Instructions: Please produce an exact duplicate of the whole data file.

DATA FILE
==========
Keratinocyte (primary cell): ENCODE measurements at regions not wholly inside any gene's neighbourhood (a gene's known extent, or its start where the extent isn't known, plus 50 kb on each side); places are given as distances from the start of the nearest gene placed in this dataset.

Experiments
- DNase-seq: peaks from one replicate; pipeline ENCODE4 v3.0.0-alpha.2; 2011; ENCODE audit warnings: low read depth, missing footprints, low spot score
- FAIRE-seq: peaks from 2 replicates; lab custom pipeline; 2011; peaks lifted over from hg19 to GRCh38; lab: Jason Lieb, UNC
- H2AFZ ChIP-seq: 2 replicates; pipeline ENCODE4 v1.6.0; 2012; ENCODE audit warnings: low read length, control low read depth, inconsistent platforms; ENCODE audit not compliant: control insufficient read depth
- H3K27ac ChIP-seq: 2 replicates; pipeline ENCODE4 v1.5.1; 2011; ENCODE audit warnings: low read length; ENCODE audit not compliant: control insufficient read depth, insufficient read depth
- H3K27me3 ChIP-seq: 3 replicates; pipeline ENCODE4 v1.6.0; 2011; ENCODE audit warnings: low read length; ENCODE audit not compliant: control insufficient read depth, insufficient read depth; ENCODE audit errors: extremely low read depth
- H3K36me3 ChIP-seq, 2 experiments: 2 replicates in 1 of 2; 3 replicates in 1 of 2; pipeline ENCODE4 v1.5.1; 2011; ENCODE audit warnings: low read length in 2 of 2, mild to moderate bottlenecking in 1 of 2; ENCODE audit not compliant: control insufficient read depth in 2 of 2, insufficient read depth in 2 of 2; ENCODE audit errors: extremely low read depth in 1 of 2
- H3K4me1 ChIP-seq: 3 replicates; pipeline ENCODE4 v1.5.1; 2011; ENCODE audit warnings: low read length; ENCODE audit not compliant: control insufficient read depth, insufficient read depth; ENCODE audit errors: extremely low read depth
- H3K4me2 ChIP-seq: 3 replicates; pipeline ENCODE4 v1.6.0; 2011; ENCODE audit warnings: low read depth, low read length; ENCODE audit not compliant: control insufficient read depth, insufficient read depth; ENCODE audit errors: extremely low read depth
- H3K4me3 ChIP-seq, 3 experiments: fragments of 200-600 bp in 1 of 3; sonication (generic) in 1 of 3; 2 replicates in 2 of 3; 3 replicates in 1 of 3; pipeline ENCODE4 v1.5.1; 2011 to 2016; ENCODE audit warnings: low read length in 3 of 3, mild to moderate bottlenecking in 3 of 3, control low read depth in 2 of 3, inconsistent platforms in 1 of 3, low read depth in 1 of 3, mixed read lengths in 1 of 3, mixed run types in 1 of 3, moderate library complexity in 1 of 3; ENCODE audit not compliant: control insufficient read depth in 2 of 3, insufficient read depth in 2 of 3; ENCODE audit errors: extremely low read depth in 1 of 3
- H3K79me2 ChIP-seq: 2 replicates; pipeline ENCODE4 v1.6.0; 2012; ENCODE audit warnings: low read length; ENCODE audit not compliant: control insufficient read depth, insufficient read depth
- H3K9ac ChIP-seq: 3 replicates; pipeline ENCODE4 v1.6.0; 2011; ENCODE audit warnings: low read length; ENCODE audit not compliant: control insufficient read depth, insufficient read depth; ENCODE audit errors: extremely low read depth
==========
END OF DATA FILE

Keratinocyte (primary cell): ENCODE measurements at regions not wholly inside any gene's neighbourhood (a gene's known extent, or its start where the extent isn't known, plus 50 kb on each side); places are given as distances from the start of the nearest gene placed in this dataset.

Experiments
- DNase-seq: peaks from one replicate; pipeline ENCODE4 v3.0.0-alpha.2; 2011; ENCODE audit warnings: low read depth, missing footprints, low spot score
- FAIRE-seq: peaks from 2 replicates; lab custom pipeline; 2011; peaks lifted over from hg19 to GRCh38; lab: Jason Lieb, UNC
- H2AFZ ChIP-seq: 2 replicates; pipeline ENCODE4 v1.6.0; 2012; ENCODE audit warnings: low read length, control low read depth, inconsistent platforms; ENCODE audit not compliant: control insufficient read depth
- H3K27ac ChIP-seq: 2 replicates; pipeline ENCODE4 v1.5.1; 2011; ENCODE audit warnings: low read length; ENCODE audit not compliant: control insufficient read depth, insufficient read depth
- H3K27me3 ChIP-seq: 3 replicates; pipeline ENCODE4 v1.6.0; 2011; ENCODE audit warnings: low read length; ENCODE audit not compliant: control insufficient read depth, insufficient read depth; ENCODE audit errors: extremely low read depth
- H3K36me3 ChIP-seq, 2 experiments: 2 replicates in 1 of 2; 3 replicates in 1 of 2; pipeline ENCODE4 v1.5.1; 2011; ENCODE audit warnings: low read length in 2 of 2, mild to moderate bottlenecking in 1 of 2; ENCODE audit not compliant: control insufficient read depth in 2 of 2, insufficient read depth in 2 of 2; ENCODE audit errors: extremely low read depth in 1 of 2
- H3K4me1 ChIP-seq: 3 replicates; pipeline ENCODE4 v1.5.1; 2011; ENCODE audit warnings: low read length; ENCODE audit not compliant: control insufficient read depth, insufficient read depth; ENCODE audit errors: extremely low read depth
- H3K4me2 ChIP-seq: 3 replicates; pipeline ENCODE4 v1.6.0; 2011; ENCODE audit warnings: low read depth, low read length; ENCODE audit not compliant: control insufficient read depth, insufficient read depth; ENCODE audit errors: extremely low read depth
- H3K4me3 ChIP-seq, 3 experiments: fragments of 200-600 bp in 1 of 3; sonication (generic) in 1 of 3; 2 replicates in 2 of 3; 3 replicates in 1 of 3; pipeline ENCODE4 v1.5.1; 2011 to 2016; ENCODE audit warnings: low read length in 3 of 3, mild to moderate bottlenecking in 3 of 3, control low read depth in 2 of 3, inconsistent platforms in 1 of 3, low read depth in 1 of 3, mixed read lengths in 1 of 3, mixed run types in 1 of 3, moderate library complexity in 1 of 3; ENCODE audit not compliant: control insufficient read depth in 2 of 3, insufficient read depth in 2 of 3; ENCODE audit errors: extremely low read depth in 1 of 3
- H3K79me2 ChIP-seq: 2 replicates; pipeline ENCODE4 v1.6.0; 2012; ENCODE audit warnings: low read length; ENCODE audit not compliant: control insufficient read depth, insufficient read depth
- H3K9ac ChIP-seq: 3 replicates; pipeline ENCODE4 v1.6.0; 2011; ENCODE audit warnings: low read length; ENCODE audit not compliant: control insufficient read depth, insufficient read depth; ENCODE audit errors: extremely low read depth